If you’re anything like me, despite your best efforts to exercise some amount of restraint amidst the grotesque hedonism of the holiday season, you find yourself now on the other side, sitting down in front of the computer, stomach distended, frowny-faced and farty, wondering what might be psychologically wrong with you. In truth, you didn’t really hold back. You just talked a big game. You swore that you would not indulge in second helpings, that you would refrain from multiple cups of grog, that you would remain mindful and aware of the great privilege that you were born in the big fatty, fat USA. And yet, at some point late in the evening, the day after Thanksgiving, you were there in the dining room with family and friends, slowly nibbling a cold sparerib, gesturing with it inappropriately, and gulping down a room-temperature glass of whiskey in which you didn’t even bother to toss an ice cube or a splash of water. Perhaps what is most abhorrent, but also undeniably true, is that in a day or so, you’ll be back at it. No, not with the same reckless abandon. Something will feel different. You will have taken a day to cleanse and detoxify your body with a juice fast. You will have done at least one vinyasa. 12 hours will have passed where hard alcohol did not touch your lips. And then, with little warning, desire will return. Craving will take you over. Your fridge will still be piled high with leftovers, and best not to waste them, you will make this recipe.
If your Thanksgiving table this year was at all traditional, I’d imagine there was some variation on meat and potatoes. Perhaps your clan tried something new and went for roast duck or cornish hens. Maybe you opted for herb-roasted– in place of the gloriously buttery mashed–potatoes. Whatever the case, there are tons of ways to save your leftovers from an untimely death sentence to the trash. And the best way to enliven them is through the careful and considerate use of spices. If you’ve been around my kitchen lately, you know that I’ve been experimenting with indian food. You know that I’ve been reading the cookbooks of Madhur Jaffrey, a well-respected voice of Indian cookery. Here and there, lulled into a quiet reflection, I find myself studying those pages intimately, as if they shared wisdom more precious than that of the Bhagavad Gita.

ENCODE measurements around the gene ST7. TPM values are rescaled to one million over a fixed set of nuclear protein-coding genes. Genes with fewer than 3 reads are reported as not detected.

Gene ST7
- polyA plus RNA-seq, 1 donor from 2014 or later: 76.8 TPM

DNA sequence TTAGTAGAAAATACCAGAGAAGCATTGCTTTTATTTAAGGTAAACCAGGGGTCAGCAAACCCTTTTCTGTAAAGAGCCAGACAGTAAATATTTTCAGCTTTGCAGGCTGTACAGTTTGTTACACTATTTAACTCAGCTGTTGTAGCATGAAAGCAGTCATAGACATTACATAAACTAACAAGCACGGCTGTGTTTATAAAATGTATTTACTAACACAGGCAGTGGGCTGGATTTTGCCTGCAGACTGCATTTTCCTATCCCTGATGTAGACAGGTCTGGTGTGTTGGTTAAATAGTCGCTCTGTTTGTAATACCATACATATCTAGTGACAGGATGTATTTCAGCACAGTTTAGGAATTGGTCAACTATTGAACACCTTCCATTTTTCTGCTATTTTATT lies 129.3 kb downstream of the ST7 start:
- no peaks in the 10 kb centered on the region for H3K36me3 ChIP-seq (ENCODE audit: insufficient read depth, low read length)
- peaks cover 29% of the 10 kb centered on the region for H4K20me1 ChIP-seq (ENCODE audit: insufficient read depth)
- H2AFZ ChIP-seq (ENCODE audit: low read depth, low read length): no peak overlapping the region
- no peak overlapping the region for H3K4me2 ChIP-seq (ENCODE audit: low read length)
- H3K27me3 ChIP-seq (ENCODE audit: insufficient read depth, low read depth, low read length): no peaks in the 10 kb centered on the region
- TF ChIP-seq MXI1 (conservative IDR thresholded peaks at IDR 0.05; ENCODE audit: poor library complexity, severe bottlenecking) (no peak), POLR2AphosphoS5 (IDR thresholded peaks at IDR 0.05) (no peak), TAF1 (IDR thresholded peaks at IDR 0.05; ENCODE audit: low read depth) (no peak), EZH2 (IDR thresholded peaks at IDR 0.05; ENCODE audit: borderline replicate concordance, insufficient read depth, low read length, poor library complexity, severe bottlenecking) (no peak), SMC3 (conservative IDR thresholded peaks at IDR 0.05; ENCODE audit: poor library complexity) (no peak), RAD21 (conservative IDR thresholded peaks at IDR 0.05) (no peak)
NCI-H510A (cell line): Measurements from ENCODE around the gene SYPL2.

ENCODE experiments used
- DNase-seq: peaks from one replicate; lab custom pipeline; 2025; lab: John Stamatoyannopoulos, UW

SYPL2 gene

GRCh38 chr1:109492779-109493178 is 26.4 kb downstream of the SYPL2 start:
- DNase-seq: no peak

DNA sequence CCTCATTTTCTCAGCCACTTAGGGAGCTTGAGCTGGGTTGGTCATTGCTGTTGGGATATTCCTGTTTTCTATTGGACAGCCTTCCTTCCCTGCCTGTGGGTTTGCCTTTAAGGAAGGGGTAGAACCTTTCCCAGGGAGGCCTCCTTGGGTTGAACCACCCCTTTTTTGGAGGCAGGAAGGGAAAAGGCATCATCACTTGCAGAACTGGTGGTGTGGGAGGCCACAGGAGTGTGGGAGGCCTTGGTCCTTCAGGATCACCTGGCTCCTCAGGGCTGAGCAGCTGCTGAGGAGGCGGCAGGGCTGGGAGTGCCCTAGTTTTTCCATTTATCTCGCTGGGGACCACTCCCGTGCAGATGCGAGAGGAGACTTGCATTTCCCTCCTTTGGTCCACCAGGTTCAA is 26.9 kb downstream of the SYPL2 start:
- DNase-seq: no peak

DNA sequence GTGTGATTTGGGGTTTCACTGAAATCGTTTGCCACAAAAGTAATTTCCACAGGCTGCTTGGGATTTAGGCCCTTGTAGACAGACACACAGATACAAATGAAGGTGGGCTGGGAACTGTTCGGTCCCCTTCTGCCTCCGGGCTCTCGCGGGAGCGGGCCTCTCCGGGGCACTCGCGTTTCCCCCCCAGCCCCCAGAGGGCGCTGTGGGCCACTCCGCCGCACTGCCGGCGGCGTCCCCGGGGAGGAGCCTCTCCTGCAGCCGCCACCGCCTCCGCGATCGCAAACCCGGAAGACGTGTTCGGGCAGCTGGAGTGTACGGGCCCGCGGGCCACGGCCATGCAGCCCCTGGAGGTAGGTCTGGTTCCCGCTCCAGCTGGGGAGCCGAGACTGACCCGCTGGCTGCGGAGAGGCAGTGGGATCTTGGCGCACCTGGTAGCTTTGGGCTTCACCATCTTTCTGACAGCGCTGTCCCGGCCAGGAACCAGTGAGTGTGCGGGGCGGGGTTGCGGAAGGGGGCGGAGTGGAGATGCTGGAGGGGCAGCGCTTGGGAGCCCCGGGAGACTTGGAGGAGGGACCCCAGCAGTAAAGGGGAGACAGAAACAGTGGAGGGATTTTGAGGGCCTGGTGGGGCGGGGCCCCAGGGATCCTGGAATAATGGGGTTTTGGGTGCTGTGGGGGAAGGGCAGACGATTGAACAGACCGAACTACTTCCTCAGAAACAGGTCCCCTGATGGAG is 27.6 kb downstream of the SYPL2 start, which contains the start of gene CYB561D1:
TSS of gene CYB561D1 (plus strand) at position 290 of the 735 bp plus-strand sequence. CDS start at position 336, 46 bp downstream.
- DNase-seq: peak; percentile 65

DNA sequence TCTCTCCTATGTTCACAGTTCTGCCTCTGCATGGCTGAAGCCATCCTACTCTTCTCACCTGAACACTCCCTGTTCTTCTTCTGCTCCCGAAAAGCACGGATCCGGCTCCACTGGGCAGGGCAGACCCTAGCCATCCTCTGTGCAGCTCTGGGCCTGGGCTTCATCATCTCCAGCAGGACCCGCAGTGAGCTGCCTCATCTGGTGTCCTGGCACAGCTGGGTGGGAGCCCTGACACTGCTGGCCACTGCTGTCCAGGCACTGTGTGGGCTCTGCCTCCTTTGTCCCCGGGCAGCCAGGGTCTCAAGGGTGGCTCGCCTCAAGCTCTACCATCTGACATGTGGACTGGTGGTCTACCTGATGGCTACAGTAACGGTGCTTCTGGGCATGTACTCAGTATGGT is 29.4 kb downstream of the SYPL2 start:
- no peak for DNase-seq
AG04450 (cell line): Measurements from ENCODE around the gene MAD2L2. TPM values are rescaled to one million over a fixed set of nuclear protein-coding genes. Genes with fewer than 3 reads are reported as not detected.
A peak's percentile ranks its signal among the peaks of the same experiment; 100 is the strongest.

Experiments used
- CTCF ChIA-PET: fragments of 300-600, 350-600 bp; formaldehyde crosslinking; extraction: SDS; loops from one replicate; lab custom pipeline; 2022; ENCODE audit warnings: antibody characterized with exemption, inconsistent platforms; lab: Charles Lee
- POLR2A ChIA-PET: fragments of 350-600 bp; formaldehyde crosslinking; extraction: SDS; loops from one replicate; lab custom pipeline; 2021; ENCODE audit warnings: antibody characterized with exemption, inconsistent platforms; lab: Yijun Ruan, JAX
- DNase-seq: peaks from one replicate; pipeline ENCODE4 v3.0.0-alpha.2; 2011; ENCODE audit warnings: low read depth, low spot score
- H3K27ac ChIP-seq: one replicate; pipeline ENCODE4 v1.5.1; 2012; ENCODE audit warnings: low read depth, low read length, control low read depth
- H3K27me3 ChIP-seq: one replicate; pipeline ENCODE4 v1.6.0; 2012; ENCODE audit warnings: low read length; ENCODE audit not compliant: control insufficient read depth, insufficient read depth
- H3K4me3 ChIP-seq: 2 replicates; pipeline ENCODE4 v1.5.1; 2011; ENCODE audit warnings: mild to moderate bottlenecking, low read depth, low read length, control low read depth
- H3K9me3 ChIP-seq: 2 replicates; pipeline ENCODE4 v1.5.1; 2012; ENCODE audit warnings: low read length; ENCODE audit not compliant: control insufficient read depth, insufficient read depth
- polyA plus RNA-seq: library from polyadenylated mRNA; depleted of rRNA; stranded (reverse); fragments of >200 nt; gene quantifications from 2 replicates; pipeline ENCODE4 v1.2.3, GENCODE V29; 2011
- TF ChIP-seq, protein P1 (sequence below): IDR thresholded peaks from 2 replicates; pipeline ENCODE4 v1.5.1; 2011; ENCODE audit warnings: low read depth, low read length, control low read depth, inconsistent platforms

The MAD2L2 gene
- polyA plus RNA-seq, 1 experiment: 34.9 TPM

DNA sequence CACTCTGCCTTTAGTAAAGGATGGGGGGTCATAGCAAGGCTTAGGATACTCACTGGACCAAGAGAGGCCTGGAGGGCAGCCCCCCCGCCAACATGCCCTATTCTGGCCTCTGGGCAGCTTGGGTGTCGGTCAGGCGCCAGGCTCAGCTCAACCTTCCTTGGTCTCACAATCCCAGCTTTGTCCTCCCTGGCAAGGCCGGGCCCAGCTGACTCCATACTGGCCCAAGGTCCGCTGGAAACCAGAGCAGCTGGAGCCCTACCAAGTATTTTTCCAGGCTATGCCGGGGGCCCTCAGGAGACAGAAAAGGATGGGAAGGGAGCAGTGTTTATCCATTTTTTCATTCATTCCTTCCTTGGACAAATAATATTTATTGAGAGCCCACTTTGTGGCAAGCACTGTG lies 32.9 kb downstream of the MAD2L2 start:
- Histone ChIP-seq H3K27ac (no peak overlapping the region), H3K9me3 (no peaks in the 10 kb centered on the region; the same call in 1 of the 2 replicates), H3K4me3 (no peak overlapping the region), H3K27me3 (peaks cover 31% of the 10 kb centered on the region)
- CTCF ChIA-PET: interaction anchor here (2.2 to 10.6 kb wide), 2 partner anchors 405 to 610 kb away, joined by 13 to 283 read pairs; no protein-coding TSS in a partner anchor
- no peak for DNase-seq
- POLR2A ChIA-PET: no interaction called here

I have always had a deep love of Indian food. It is at once comforting and exotic, familiar and elusive, marked by a beguiling array of fresh and dried herbs and deeply fragrant spices. Truth be told, I have never been very good at making it. My early attempts seemed to have all the right ingredients, and yet the dishes never seemed to come together. Really good indian food, especially the kind that calls for myriad spices, is captivating and harmonious. It is alchemical.
Bombay Chicken Pot Pie serves 4 or 5
(for the filling)
4 cooked chicken thighs(or an equal amount of cooked turkey or duck)
1 very large potato, diced and cooked(you could also use leftover mashed potatoes)
2 carrots, diced and cooked
2 cups frozen peas
2 large onions, diced
8 cloves garlic, crushed
3 tsps whole cumin seeds
2 tsps whole coriander seeds
1 tsp mustard seeds
2 tsps paprika
1/2 tsp turmeric
2 tbsp butter
2 tbsp flour
3 1/2 cups chicken broth
juice of half a lemon
(for the pie crust-from Bourdain’s Les Halles Cookbook)